But the storm that set the standard for sheer power smashed into the Florida Keys on Labor Day Monday of 1935. Unlike Isabel—which achieved its massive power while still far out at sea—this anonymous killer waited until the last minute to intensify into a force of incalculable power. It was a minimal tropical storm when it crossed the Bahamas with 40-mile-per-hour (65-kilometer-per-hour) winds during the night of August 31–September 1.

Something happened to this storm when it reached the warm waters of the Straits of Florida, however. In a mere 36 hours, this hurricane's winds exploded. When the storm smashed into the Keys on the evening of September 2, 1935, its strongest winds probably exceeded 200 miles per hour (320 kilometers per hour), and it inundated the low-lying islands with a storm surge of perhaps 22 feet (6.7 meters).

The Keys were sparsely populated in those days, but about 400 wretchedly unlucky men took the full force of this awful hurricane when it came ashore. They were World War I veterans working on a Depression-era New Deal highway construction project in the Upper Keys. They were housed in flimsy oceanfront work camps only a couple of feet above sea level, and the men in charge of the camps waited until too late to call for a train to get the vets off the islands. There was almost nothing between them and the unrestrained fury of this cataclysmic hurricane. When it was over, about 260 of the vets were dead, along with at least 150 Keys residents who'd been in the hurricane's path.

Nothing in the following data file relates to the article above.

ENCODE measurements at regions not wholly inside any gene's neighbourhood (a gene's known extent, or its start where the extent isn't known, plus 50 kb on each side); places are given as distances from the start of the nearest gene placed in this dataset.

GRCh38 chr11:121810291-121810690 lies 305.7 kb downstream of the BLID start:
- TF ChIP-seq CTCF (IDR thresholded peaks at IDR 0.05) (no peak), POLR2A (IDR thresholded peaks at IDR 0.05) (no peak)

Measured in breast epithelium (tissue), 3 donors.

The storm also performed astonishing feats of strength. As it approached the Keys, its fearsome winds shoved the ocean about a quarter-mile (400 meters) offshore from Lower Matecumbe Key, held it there until the hurricane's eye had passed and the winds changed direction, and then hurled the water back at the island in the form of a roaring white-foamed mountain of water that completely covered the key and swept away dozens of vets. The hurricane's storm surge crashed into the would-be rescue train at Islamorada, Florida with such force that cars weighing 100 tons were lifted off the tracks like children's toys. And it pitched an ocean liner carrying almost 400 people onto a reef off Key Largo.

The storm made headlines across the United States for a few days, and the deaths of the luckless veterans made the hurricane a truly national tragedy. But the Florida Keys were remote and insignificant in 1935 and the veterans were unimportant to most of the nation, and the hurricane quickly faded from public consciousness.

A handful of old-timers in the Keys still have vivid memories of that awful Labor Day. They shake their head in rueful disbelief when they hear newcomers to the islands say they'd like to see a hurricane. They heard the doomed vets say the same thing 68 years ago.

Willie Drye is the author of Storm of the Century: The Labor Day Hurricane of 1935, published by National Geographic Books. Drye lives in Plymouth, North Carolina.